As a shooter rampaged through their school with a semi-automatic weapon, students hiding in lockdown were uploading Snapchat stories to an interactive map - allowing kids around the world to watch the atrocity live.
The new web-based Snap Map allows anyone with a browser to head to the page, zoom in and click on any location around the world to see what people are “snapping” about in that vicinity.
Snap Map has the potential to be used for good - as an immediate, unfiltered news source that can take viewers from anywhere in the world right to the centre of a breaking news story.
But the privacy implications are potentially catastrophic, say critics. And the risk that children may be traumatised by the live violence they may encounter is nothing short of chilling.
To cyber expert and psychologist Jordan Foster, the use of Snap Map during Florida school shooting is a stark example of how technology “moves so rapidly that features like this can be imposed upon without warning. And then we as a community of parents are left to deal with the implications.
“It leaves me speechless.”
Foster, whose clinical and consulting practice The Erudite Group specialises in keeping children safe online, notes that such developments leave parents utterly unprepared - “because at no point in history have we ever been faced with these issues of immediate, un-moderated, unfiltered, live content being forced into our children's awareness.”
Violence isn’t the threat to children using Snap Map, says Foster, citing adult-only venues that have begun using the feature to broadcast straight to users - many of them children. “I have even seen strip clubs record their performers over the Snap Map to entice possible clients to enter,” she notes.
Other critics observe Snapchat is exploiting naive users - including children and teens - to gain marketshare. And that Snapchat is doing so without regard for the consequences of such sharing for their own safety or those who may be involved in an unfolding disaster like a live shooting.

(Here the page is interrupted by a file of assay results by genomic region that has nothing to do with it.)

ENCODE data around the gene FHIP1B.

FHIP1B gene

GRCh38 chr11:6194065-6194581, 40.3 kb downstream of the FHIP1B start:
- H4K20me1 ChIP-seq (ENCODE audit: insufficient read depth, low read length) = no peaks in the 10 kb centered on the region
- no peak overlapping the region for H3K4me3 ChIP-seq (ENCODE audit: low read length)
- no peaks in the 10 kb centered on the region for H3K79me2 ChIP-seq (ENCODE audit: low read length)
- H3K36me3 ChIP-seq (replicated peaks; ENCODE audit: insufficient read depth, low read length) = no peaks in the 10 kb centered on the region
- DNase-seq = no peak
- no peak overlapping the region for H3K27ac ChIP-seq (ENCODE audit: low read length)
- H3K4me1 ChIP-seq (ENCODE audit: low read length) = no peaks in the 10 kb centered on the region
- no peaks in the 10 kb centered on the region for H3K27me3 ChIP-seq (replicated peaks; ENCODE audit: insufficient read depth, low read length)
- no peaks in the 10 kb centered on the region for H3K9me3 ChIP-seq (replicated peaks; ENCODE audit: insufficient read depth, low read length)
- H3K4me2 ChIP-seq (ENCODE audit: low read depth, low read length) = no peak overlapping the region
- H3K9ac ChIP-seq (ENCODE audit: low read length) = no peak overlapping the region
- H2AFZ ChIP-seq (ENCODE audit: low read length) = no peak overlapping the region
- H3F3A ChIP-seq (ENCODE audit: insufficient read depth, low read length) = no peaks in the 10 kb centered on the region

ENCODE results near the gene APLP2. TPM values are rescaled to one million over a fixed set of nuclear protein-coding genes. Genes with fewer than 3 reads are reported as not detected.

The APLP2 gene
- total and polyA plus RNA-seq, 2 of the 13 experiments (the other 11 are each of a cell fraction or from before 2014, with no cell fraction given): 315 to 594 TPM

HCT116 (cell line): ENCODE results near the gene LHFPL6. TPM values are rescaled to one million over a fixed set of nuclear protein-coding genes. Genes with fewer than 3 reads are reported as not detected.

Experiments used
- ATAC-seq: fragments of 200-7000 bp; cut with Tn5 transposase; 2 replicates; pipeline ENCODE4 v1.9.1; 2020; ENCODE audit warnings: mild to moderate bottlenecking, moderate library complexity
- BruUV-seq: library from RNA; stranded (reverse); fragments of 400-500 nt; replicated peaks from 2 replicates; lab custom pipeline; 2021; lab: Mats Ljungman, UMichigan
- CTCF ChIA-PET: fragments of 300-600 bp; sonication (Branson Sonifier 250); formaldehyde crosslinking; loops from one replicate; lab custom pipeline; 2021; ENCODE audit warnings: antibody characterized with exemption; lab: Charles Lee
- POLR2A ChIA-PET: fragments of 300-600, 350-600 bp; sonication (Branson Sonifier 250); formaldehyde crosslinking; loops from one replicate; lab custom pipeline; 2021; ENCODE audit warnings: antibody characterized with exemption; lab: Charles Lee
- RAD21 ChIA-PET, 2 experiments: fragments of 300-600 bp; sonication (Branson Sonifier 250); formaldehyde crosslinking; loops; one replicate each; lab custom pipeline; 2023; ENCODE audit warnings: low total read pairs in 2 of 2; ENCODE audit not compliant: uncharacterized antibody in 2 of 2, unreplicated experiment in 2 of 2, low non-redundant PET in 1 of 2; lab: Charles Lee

“It’s the equivalent of giving a weapon to a baby,” observes David Vaile, co-convenor of the Cyberspace Law and Policy Community at the University of NSW.
There are two things that make Snap Map different from, say, Facebook Live or other platforms that broadcast in real time. One is how easy it is to access content. The other is the way it pinpoints users’ locations.
Also worrying is the potential for staging criminal activities - whether actual events or hoaxes - to gain attention from an audience.
Snap Map users have no journalistic or ethical training to distinguish between “what is fit to print versus what may be dangerous, intrusive or harassing … no awareness that some things that ‘the public might be interested in’ are not ‘in the public interest,” notes Vaile.
For all of these reasons cyber experts strongly urge Snapchat users not to opt in to this latest feature. Like most other social media platforms, Snapchat’s age restriction is 13 - and widely ignored.
If you’re concerned about what your children are seeing on social media - frankly, you should be, experts agree. Family Zone allows you to block SnapChat, or any other app that may be inappropriate for your child.
(image credit: www.kaspersky.com)
Violence in Australian schools is erupting at an alarming rate, and educators believe unfiltered online content is driving the trend.